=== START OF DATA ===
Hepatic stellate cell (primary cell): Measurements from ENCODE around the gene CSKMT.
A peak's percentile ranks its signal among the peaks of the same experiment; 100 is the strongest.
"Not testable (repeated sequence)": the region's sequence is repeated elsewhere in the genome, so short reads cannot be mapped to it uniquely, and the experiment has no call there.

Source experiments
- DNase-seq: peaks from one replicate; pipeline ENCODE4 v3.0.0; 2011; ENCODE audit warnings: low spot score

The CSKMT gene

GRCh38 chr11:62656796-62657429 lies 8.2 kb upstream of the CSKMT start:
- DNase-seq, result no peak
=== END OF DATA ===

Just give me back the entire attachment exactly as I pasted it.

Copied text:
Hepatic stellate cell (primary cell): Measurements from ENCODE around the gene CSKMT.
A peak's percentile ranks its signal among the peaks of the same experiment; 100 is the strongest.
"Not testable (repeated sequence)": the region's sequence is repeated elsewhere in the genome, so short reads cannot be mapped to it uniquely, and the experiment has no call there.

Source experiments
- DNase-seq: peaks from one replicate; pipeline ENCODE4 v3.0.0; 2011; ENCODE audit warnings: low spot score

The CSKMT gene

GRCh38 chr11:62656796-62657429 lies 8.2 kb upstream of the CSKMT start:
- DNase-seq, result no peak